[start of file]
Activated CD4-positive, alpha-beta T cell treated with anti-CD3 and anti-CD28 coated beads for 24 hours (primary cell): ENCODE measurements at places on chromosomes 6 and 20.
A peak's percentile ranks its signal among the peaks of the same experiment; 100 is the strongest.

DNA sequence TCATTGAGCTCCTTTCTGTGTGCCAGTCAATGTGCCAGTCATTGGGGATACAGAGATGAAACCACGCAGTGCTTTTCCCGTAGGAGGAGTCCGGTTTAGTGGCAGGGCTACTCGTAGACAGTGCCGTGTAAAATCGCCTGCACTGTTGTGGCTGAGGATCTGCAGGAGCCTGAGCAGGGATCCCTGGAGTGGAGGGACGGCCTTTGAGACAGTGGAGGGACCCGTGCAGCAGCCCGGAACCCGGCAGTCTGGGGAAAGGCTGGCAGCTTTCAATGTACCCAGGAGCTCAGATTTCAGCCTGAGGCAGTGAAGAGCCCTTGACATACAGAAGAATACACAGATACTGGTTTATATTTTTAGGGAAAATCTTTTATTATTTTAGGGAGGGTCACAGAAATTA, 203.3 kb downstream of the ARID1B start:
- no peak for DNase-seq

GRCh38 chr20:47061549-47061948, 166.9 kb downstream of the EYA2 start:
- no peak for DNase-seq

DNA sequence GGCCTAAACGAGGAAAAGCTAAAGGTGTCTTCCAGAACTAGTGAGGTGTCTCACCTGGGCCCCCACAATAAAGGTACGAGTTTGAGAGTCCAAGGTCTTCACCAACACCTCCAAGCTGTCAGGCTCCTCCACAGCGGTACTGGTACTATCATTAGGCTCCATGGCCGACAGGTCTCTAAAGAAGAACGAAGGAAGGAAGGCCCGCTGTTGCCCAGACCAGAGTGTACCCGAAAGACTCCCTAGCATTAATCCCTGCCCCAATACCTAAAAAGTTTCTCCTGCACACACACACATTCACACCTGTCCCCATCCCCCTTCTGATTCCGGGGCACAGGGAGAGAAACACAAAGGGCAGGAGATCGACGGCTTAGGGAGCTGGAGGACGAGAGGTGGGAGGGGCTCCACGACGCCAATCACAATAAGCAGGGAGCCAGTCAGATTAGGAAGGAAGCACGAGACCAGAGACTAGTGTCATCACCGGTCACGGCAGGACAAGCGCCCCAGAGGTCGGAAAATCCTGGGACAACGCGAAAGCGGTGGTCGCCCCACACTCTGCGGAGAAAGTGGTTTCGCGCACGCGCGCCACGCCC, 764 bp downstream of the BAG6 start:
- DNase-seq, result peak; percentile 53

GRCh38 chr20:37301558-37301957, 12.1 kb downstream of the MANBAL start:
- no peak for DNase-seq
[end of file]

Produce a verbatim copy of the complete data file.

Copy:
Activated CD4-positive, alpha-beta T cell treated with anti-CD3 and anti-CD28 coated beads for 24 hours (primary cell): ENCODE measurements at places on chromosomes 6 and 20.
A peak's percentile ranks its signal among the peaks of the same experiment; 100 is the strongest.

DNA sequence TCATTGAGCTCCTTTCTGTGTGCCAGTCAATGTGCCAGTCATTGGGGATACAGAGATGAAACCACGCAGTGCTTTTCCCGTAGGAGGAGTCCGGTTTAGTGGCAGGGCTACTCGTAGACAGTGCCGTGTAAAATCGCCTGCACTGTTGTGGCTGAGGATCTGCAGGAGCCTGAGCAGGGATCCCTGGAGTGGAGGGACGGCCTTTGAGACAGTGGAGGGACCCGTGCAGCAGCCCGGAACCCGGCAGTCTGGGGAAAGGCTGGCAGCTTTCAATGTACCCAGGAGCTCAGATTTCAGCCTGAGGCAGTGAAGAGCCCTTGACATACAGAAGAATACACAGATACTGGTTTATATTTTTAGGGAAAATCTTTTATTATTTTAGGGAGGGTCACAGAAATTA, 203.3 kb downstream of the ARID1B start:
- no peak for DNase-seq

GRCh38 chr20:47061549-47061948, 166.9 kb downstream of the EYA2 start:
- no peak for DNase-seq

DNA sequence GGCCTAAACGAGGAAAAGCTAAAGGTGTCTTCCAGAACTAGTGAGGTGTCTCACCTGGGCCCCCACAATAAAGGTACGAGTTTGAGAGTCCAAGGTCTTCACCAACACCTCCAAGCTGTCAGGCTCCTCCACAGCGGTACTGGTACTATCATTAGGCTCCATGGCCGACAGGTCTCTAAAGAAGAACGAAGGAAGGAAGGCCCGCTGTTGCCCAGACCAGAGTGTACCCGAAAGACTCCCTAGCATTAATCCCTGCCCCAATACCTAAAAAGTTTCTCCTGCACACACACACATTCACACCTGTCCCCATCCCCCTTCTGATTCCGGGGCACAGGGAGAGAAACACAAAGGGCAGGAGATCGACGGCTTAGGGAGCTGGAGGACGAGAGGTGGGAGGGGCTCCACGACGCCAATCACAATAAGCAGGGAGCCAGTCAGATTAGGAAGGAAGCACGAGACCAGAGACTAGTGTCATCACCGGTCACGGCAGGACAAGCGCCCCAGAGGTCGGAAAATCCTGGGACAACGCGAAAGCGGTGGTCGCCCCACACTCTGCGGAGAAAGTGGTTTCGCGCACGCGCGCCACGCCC, 764 bp downstream of the BAG6 start:
- DNase-seq, result peak; percentile 53

GRCh38 chr20:37301558-37301957, 12.1 kb downstream of the MANBAL start:
- no peak for DNase-seq